Myth: Money Habits Are Set By Age 7

Money Habits Age 7

Whenever I research how kids learn about money, I come across the same claim:

“Money Habits are set by age 7”

Here are some examples:

If you are a parent of a 10-year-old, you may be shaking your fists in rage right now. The window of opportunity has closed and your child is doomed to a life of large debts and credit card fees. If only you had read about this a couple of years before!

You may also be thinking, “Why does educational programs like MoneyTime exist when they are intended for 10-14-year-olds.

This was my initial reaction when I read these articles. Call me naive, but I’m more optimistic. I believe that learning can be a life-long journey. I know I learned financial concepts after the age of 7. How many 7-year-olds do you know who can explain the value of index fund diversification?

Many of the articles declaring “money habits are set by age 7” don’t explain where they got that information. It’s presented as if it is just as reliable as our understanding of how gravity works. However, some articles do cite where they get that information. That’s a good thing because it allowed me to go track down the source.

The Money Habits Age 7 Study

That source is one research paper published by Dr. David Whitebread and Dr. Sue Bingham from the University of Cambridge back in 2013. You can read the Habit Formation and Learning in Young Children here. It’s 34 pages, but I warn you that it is fairly dull (and I’m a nerd who typically LOVES this stuff).

As you can tell, I’m skeptical about the research. I read it with an initial bias of “this can’t be true.” So it may not surprise you that when I finished, I came away with the conclusion, “This is complete hogwash!”

It’s not that the study is wrong or lying. It’s that I don’t believe the media is interpreting it accurately. Throughout the study, I find quotes that merely show that financial learning takes place before the age of seven. For example, take these two quotes:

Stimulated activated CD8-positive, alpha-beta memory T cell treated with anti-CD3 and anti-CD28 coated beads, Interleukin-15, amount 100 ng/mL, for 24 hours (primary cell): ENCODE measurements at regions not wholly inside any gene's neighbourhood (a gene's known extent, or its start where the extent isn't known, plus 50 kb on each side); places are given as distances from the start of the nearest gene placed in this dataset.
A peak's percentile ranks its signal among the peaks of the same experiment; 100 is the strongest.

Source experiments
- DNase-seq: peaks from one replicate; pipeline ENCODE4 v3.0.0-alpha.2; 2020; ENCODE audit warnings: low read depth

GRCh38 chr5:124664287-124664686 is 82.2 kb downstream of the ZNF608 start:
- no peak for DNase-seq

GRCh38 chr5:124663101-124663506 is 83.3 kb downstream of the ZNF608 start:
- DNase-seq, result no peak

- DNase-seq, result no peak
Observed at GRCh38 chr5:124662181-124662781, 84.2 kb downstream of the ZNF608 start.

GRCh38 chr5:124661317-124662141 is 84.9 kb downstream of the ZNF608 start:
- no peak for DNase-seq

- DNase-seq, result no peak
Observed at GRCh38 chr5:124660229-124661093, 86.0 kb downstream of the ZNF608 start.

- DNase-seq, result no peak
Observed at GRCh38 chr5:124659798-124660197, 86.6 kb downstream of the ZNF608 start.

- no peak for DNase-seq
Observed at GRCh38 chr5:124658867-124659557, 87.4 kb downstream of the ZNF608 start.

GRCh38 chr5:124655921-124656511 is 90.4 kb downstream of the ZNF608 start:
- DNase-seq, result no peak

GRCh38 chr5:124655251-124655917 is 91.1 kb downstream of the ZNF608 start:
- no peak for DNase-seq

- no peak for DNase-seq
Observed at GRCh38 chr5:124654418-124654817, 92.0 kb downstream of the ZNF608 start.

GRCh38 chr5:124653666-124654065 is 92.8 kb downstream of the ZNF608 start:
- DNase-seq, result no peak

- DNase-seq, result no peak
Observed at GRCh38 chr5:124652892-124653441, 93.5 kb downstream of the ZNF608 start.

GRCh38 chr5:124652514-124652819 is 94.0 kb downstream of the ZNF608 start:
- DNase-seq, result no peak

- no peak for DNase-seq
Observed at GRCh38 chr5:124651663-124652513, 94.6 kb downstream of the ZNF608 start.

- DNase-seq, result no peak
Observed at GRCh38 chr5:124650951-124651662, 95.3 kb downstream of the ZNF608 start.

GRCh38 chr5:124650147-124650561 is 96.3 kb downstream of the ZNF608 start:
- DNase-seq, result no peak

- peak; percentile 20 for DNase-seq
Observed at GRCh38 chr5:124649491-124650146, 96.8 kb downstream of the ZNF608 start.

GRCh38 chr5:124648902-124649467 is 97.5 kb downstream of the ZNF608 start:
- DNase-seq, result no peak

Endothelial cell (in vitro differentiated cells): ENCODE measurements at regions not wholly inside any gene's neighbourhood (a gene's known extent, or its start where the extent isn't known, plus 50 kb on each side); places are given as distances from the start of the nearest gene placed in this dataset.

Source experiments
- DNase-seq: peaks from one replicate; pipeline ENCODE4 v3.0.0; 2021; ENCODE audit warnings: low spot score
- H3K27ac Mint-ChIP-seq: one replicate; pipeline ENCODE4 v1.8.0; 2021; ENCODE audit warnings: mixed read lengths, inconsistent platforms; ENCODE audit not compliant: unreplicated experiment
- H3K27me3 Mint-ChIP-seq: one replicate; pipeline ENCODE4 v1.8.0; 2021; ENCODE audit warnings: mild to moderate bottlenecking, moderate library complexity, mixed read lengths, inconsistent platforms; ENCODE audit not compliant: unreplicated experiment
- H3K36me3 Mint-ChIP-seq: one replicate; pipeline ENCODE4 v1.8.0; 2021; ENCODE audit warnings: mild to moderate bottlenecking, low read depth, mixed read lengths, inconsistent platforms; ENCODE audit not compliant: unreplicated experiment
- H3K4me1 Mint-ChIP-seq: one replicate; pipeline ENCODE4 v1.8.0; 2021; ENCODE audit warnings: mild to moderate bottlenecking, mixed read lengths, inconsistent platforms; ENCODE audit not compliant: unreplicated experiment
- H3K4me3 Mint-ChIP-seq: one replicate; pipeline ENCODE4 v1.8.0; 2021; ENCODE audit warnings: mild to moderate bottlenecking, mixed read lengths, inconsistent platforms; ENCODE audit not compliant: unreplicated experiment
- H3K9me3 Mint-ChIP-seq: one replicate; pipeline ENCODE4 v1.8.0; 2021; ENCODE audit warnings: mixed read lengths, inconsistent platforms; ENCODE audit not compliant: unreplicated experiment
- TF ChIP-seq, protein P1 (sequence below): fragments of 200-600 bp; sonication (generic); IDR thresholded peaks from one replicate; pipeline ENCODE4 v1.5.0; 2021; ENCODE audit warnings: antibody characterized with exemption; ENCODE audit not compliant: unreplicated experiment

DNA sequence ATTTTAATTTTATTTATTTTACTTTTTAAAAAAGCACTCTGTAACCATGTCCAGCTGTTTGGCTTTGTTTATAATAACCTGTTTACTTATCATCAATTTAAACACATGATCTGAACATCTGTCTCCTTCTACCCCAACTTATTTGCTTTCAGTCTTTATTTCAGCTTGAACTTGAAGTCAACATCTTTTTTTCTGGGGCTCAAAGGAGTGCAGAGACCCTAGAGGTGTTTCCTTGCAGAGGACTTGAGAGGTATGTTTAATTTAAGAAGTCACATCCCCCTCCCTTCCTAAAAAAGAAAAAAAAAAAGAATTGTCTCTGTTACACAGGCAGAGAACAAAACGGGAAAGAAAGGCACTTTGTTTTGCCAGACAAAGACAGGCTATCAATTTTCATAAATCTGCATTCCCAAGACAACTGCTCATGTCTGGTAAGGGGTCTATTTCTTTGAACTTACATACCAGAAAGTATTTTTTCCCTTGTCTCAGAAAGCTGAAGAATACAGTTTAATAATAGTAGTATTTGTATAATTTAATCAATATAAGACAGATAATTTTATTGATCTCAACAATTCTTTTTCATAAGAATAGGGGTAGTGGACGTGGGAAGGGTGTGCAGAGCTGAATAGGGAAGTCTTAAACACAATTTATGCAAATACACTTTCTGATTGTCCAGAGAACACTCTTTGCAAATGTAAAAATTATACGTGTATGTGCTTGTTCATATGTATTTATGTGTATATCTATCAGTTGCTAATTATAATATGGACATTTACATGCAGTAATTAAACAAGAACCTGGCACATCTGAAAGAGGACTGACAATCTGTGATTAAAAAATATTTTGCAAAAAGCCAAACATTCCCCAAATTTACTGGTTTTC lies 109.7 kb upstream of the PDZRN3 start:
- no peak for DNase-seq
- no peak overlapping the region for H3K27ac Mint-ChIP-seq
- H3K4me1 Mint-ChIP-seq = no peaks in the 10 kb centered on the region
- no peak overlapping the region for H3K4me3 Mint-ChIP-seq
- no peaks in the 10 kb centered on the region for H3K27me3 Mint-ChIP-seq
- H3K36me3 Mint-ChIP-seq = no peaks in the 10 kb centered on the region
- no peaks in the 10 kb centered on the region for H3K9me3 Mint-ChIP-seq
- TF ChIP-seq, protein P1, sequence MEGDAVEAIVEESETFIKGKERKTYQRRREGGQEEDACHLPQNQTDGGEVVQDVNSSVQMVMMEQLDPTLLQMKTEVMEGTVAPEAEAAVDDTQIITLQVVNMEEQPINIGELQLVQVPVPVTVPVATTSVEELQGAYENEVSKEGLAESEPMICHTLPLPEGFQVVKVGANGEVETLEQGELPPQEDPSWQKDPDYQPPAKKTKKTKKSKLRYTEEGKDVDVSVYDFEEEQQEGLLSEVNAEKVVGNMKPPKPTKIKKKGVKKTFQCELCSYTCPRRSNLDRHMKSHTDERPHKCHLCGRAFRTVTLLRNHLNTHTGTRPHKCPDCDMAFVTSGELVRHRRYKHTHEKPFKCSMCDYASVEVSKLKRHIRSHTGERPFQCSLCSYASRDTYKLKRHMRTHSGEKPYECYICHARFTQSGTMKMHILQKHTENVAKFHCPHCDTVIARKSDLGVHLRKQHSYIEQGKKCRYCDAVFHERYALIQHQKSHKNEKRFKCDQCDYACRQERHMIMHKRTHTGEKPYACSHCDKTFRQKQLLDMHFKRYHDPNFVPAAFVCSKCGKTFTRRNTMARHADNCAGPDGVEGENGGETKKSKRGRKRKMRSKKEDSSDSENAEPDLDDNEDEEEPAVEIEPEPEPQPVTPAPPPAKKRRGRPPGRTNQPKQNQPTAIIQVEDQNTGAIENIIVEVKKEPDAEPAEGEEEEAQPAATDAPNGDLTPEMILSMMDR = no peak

“However, typically by the age of 7 years, the child is able to cognitively ‘represent’ value.”
“By the age of seven years, several basic concepts relating broadly to later ‘finance’ behaviours will typically have developed.”

These statements make sense. However, there’s a HUGE difference between learning taking place at one age and a lifetime of financial habits being cemented at the same age. My kids at seven understood the math concept of addition at age 7, but division and fractions came later. Just because a child understands the concept of adding, we don’t stop there and say, “the math habits are learned now.” No, we build on that math foundation. How else would children understand algebra, trigonometry, and calculus?

Perhaps the study’s best finding can be found in the opening statement of the conclusion:

“In summary, the evidence indicates that teaching young children explicit forms of ‘financial’ knowledge per se is likely to be ineffectual in shaping or changing their behaviours.”

My understanding of that conclusion is that young children likely can’t be taught money habits that are different than what they experience through their personal experience. That also makes sense. However, young children do grow and it would make sense that older children, tweens, teens, and adults of all ages can benefit from being taught personal finance.

Am I getting this wrong?

When I was looking up this study, I first came across the press release annoucing the findings.

What was interesting to me is that the press release highlights the business case behind the research. Specifically, it mentions Money Advice Service’s 2013/14 Business Plan. It also says that it will help them create “products and services.” That initially concerned me because I could the research being used to sell these products and services.

This is where I stress that the Money Advice Service is a non-profit that seems to be a government agency in England. It isn’t a company that has a nefarious plan to profit off of consumers (or at least I don’t think it is).

The press release also had a notable quote from Whitebread, one of the authors:

The ‘habits of mind’ which influence the ways children approach complex problems and decisions, including financial ones, are largely determined in the first few years of life. Simply imparting information is now recognised as being ineffective in this area. By contrast, early experiences provided by parents, caregivers and teachers which support children in learning how to plan ahead, in being reflective in their thinking and in being able to regulate their emotions can make a huge difference in promoting beneficial financial behaviour”.

That’s a lot of words, but it seems to boil down to what I pointed about above in the conclusion. Parents’ and teachers’ experiences with money and children age 7 and younger are important. It may not help to explicitly teach preschoolers about money other than to explain what you are doing as you do it just like you would when you teach a young child anything.

Also, importantly, the good news is that humans older than age 7 can control their financial future. Personal finance education still matters. Your 10-year-old is not doomed to a lifetime of debt.